Search Box

Wednesday, August 4, 2010

Zsa Zsa Gabor

Zsa Zsa Gabor was in the news recently for having landed in the hospital with some broken bones, and conflicting reports about her condition. She had been off the radar screen recently, understandably enough given her age of 92.

Zsa Zsa wasn't quite famous for being famous the way, say, Paris Hilton is now, but she was definitely a spiritual predecessor. (Coincidentally, she actually married Paris's great grandfather Conrad Hilton at one point, and later claimed that her only child was the result of a rape by him -- while they were married). Zsa Zsa had an acting career of sorts. Strangely, she didn't start in films until 1952, when she was 35. She never broke into A films, but more importantly, her starlet status gave her the platform from which to attract a better, or at least richer, class of suitors.

In the end Gabor was more famous for her many marriages and her personal dramas than for her film career. (Quick, name a film she was in.)

Gabor was married nine times, several times to rich men. (She once claimed that she was a good housekeeper because every time she got divorced she kept the house.) The longest marriage before her final one, at age 69, lasted six years. Evidently once the passion ran out, so did the marriage. One of her marriages officially lasted for one day, from April 13, 1983, to April 14. That marriage was annulled because the previous one hadn't been properly ended yet. (Another quote: "I believe in large families. Every woman should have at least three husbands.")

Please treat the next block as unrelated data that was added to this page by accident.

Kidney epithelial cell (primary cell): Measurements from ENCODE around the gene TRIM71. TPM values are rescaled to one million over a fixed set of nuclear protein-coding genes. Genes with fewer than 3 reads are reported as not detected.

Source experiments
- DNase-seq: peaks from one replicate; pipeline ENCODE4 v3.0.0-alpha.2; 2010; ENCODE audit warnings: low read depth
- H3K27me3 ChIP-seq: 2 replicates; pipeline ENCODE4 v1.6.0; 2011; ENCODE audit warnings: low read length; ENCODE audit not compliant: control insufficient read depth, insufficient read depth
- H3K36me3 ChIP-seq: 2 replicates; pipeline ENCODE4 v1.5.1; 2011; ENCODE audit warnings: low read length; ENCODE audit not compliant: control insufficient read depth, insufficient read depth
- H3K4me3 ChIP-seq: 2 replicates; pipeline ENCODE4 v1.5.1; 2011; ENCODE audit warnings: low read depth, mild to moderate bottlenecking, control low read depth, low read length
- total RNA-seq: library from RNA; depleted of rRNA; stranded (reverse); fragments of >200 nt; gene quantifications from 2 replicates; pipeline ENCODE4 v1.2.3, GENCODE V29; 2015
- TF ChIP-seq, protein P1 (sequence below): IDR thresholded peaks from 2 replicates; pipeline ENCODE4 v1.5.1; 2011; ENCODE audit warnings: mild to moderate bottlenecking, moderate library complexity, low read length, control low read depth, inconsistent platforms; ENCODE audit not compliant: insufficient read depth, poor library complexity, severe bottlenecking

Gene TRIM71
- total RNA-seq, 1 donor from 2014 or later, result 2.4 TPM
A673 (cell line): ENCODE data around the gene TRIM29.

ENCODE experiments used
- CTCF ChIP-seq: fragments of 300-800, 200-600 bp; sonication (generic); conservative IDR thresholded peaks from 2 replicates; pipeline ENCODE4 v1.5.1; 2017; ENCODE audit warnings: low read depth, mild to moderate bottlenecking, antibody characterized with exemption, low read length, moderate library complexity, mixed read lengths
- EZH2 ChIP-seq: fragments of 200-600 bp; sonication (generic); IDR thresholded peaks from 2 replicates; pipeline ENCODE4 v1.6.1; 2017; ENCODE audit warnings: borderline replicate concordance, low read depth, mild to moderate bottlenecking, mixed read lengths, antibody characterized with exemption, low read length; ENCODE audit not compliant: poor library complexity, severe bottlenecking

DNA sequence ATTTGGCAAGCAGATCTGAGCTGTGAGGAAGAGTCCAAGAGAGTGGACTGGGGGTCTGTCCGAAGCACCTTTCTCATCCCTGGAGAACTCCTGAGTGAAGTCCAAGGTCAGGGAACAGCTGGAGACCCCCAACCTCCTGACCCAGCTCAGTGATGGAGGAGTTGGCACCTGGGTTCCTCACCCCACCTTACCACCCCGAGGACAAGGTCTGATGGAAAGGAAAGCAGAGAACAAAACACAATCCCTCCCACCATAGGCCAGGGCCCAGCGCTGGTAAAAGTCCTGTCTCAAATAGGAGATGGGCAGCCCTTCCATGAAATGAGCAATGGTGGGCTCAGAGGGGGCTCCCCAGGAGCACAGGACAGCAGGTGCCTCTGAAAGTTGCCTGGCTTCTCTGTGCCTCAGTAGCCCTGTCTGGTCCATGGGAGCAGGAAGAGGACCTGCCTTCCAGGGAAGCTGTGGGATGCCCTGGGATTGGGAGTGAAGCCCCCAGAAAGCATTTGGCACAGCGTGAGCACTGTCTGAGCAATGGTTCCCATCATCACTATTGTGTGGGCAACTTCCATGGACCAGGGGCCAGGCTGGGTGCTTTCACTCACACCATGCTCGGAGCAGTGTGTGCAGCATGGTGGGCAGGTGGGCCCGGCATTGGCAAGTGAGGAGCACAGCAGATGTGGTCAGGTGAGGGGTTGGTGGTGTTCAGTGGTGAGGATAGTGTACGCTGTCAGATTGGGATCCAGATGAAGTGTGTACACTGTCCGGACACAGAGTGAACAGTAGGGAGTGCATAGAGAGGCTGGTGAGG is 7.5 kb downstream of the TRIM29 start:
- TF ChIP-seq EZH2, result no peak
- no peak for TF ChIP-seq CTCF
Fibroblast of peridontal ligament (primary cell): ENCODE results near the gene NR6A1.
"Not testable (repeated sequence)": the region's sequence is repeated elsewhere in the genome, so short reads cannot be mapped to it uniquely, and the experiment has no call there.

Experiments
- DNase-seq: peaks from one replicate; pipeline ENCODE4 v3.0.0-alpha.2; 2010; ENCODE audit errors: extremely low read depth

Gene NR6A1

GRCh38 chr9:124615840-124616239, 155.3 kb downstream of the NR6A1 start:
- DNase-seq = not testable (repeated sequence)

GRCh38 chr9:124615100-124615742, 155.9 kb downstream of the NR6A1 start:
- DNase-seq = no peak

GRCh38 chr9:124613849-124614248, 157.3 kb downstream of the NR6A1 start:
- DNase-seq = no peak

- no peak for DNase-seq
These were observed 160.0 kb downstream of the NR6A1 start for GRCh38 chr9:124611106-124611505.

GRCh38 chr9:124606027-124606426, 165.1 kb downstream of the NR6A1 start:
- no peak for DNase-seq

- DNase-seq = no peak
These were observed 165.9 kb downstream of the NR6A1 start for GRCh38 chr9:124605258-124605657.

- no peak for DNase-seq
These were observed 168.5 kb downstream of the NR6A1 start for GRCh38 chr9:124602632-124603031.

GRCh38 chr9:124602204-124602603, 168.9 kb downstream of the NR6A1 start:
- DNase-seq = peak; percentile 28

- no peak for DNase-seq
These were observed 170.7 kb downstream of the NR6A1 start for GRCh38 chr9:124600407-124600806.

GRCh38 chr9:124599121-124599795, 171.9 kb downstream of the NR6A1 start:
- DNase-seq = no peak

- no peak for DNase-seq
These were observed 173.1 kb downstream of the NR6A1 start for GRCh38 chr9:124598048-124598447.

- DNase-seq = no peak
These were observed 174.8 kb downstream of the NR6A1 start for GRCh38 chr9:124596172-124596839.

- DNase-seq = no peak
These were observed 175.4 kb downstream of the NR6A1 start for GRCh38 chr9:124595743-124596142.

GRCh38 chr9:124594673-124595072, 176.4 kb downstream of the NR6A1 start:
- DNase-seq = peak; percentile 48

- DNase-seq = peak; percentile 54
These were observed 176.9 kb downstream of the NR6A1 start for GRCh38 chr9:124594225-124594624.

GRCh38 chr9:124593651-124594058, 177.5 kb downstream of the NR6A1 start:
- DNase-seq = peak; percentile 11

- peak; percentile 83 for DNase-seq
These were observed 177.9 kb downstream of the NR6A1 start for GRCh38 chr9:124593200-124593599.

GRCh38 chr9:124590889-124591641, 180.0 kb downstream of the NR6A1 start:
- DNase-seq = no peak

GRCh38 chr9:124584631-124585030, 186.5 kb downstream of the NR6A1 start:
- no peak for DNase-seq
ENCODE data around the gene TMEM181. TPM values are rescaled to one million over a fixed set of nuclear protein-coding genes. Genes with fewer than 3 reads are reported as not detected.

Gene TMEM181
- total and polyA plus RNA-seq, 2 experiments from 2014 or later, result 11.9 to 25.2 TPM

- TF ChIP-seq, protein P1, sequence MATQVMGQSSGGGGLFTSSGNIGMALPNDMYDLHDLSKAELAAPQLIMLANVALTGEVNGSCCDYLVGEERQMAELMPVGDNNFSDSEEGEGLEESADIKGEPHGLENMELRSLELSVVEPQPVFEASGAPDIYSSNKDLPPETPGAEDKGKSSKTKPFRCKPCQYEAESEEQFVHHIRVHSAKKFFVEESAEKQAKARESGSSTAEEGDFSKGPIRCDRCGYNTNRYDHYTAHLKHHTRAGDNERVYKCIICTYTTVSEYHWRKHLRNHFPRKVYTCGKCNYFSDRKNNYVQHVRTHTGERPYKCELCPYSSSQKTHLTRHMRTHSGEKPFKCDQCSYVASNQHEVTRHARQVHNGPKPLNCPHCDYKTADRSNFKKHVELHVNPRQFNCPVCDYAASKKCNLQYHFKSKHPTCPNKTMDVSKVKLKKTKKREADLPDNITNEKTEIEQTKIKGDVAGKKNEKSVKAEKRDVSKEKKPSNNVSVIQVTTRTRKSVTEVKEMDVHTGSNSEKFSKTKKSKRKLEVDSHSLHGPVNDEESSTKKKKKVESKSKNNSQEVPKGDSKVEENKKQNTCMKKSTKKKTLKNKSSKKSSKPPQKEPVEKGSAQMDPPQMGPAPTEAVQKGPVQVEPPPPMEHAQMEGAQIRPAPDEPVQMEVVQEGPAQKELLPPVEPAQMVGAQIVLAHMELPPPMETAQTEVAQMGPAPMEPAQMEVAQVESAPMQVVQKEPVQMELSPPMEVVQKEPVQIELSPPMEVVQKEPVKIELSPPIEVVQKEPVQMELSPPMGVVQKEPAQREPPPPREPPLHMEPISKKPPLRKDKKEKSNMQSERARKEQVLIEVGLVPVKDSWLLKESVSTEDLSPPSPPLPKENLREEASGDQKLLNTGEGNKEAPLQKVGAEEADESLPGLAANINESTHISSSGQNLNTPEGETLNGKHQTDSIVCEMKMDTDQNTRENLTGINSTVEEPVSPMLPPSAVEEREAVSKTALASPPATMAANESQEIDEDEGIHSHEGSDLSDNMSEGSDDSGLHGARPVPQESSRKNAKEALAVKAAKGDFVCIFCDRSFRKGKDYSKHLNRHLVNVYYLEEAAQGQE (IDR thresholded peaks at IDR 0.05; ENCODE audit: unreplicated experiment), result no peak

What is someone who gets married that many times thinking? Samuel Johnson once famously said that getting remarried is the triumph of hope over experience. Was Gabor really that hopeful? Or was there a certain underlying cynicism involved there? Certainly by the fourth or fifth time she coudn't have been taking that "till death do us part" vow too seriously.

Liz Taylor once said that the reason she got married all those times was because she was an old-fashioned girl who didn't believe in sex outside marriage. Not having sex outside marriage certainly is an old-fashioned concept (although getting married eight times doesn't seem exactly traditional). But that doesn't seem to be the case with Gabor, who worked hard at appearing the sexpot.

One of the two pictures of Gabor in the article on her in Wikipedia features her with Porfirio Rubirosa, the famous Dominican playboy/gigolo. In that picture (above) she looks happy, so maybe Rubirosa's reputation was justified. Then again, women who flaunt their sexuality the way Gabor did are often not really that interested in sex themselves. Mostly they just need attention. And Gabor probably figured there was no better way to get attention than with Rubirosa.

In a sense Gabor's entire life was a bit of performance art, a term not around during her era. The Hungarian accent was a little too exaggerated, the display of wealth too self-consciously ostentatious, the various romances too histrionic and overblown. So who was the real Zsa Zsa? Whoever she was, after the course of all those decades paying the sexpot, she probably got lost and forgotten, even by Zsa Zsa herself.

In any case, when Gabor's obituary appears -- most likely in the not too distant future -- it will allow us to take a trip down memory lane and marvel at how much times have changed. And how little.

No comments: